Photographer: Travis Hodges/INSTITUTE

Ian Clements began tracking his health in 1974, recording exercise and weight, along with occasional health checkups. When diagnosed with terminal cancer in 2007 and given weeks to live, he expanded his scope. Ian now records more than 200 areas of his daily life, including body composition via the Tanita monitor for such things as weight, muscle, fat, and water. "I do many different statistical techniques to extract meaning—alas, falling short of what I hoped for, due to my own mathematical limitations," he says. From that information, Ian deduces what is helping or hurting his health. His data spreadsheet spans 2,400 daily records.


Photographer: Travis Hodges/INSTITUTE

Jonathan suffers from intense anxiety and insomnia. Treatment can be tricky because certain addictive medications need to be closely monitored for long-term use. Self-tracking allows Jonathan to monitor his sleep and can provide evidence of the effectiveness of his treatment, which can be tweaked accordingly. "My [quantified self-] tracking gives [my doctor] the evidence he needs to demonstrate to the General Medical Council—and they do check up on these things—he's being responsible with his prescribing," he says. 

Photographer: Travis Hodges/INSTITUTE

Barbara McNaughton and her family use a self-designed app to track and influence their happiness. By creating and sharing goals based on their collective eight areas of life—health and fitness, home, partner/self leadership, friends and family, finance, career/study, fun time, and "me"—members of the family can help support one another in achieving their objectives. "We can draw on either our actions or awareness to influence our outcomes," Barbara says. In April 2014, she set 80 tasks and did 76 of them, which completed 9 out of 10 personal stepping stones toward happiness. Examples of activities included recording in a gratitude journal each morning, choosing healthy food options, and scheduling 15 minutes a day to listen to each family member.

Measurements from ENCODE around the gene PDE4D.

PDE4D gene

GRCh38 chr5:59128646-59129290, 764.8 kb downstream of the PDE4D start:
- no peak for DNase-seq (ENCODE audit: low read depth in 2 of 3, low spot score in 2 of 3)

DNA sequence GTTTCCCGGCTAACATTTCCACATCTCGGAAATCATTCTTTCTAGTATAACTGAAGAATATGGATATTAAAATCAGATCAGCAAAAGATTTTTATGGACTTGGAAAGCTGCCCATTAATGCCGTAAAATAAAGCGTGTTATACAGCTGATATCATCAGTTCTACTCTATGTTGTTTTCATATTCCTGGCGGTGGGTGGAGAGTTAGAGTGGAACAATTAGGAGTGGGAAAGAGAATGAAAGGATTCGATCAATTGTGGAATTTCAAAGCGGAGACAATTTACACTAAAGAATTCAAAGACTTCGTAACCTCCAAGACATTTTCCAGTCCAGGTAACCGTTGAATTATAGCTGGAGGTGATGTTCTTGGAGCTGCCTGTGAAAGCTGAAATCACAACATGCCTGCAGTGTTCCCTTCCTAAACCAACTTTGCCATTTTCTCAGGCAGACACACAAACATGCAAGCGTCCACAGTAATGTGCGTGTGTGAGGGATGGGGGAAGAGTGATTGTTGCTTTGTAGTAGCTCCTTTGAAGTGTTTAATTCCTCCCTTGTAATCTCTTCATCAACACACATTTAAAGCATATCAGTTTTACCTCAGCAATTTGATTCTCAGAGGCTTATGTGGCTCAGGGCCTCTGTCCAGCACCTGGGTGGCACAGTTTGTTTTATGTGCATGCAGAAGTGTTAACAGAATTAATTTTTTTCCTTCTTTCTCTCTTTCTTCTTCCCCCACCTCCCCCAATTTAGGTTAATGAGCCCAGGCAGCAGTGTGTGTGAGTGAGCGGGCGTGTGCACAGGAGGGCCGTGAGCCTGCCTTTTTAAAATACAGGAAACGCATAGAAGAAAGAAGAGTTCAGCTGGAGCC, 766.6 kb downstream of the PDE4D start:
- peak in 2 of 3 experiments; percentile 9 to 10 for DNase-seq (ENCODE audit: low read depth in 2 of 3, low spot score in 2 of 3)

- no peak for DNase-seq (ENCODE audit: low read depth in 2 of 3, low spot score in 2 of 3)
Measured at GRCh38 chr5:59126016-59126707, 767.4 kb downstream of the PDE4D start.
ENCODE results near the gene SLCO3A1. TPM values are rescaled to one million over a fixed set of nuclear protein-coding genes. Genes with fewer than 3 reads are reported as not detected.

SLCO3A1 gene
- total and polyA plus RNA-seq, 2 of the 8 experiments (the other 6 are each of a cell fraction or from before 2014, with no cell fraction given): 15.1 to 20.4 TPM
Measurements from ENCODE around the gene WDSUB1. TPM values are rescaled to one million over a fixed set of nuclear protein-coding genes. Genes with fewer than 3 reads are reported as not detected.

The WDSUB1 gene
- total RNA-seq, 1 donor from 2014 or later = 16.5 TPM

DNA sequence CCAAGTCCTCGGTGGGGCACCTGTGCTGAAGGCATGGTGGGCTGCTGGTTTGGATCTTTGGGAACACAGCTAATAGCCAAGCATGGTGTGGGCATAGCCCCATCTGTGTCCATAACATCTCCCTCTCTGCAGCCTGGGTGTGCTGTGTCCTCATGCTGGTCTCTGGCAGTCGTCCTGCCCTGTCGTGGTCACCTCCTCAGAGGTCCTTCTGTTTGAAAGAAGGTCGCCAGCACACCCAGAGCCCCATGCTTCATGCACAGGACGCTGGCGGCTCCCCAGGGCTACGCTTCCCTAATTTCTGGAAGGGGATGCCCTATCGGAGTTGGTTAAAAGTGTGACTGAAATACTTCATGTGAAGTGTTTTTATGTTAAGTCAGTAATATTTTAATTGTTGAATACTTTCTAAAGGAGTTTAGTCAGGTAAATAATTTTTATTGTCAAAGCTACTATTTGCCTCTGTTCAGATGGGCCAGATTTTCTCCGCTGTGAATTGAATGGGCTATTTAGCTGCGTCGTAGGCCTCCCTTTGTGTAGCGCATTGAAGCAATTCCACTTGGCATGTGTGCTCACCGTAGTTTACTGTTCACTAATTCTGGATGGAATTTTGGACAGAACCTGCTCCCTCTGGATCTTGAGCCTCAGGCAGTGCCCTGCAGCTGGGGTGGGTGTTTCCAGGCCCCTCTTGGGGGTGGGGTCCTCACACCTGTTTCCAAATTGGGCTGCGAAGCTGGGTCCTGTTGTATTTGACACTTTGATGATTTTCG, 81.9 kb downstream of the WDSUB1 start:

Photographer: Travis Hodges/INSTITUTE

Owen Bain is a pharmacist. "My job is quite intense, and I need to be on the ball all the time," he says. So he tracks his mental performance by testing his short-term memory, reaction time and processing capabilities and the effect of coffee on his results. "When mental performance is at its peak, tasks are easier and quicker to do," he says. "It's about working smart, not hard." Owen starts every morning with filtered coffee blended with coconut oil and butter, which, he says, slows the caffeine absorption rate and minimizes the post-coffee crash.

Photographer: Travis Hodges/INSTITUTE

A Ph.D. student at University College London, Danny Harrison is studying how people engage with activity-tracking systems over the long term. He's his own guinea pig, wearing a couple of smart wristbands to gain a better understanding of how they influence behavior. "We don't yet really understand how well systems such as the Fitbit work to encourage people to be more active, and I hope to solve this," he says.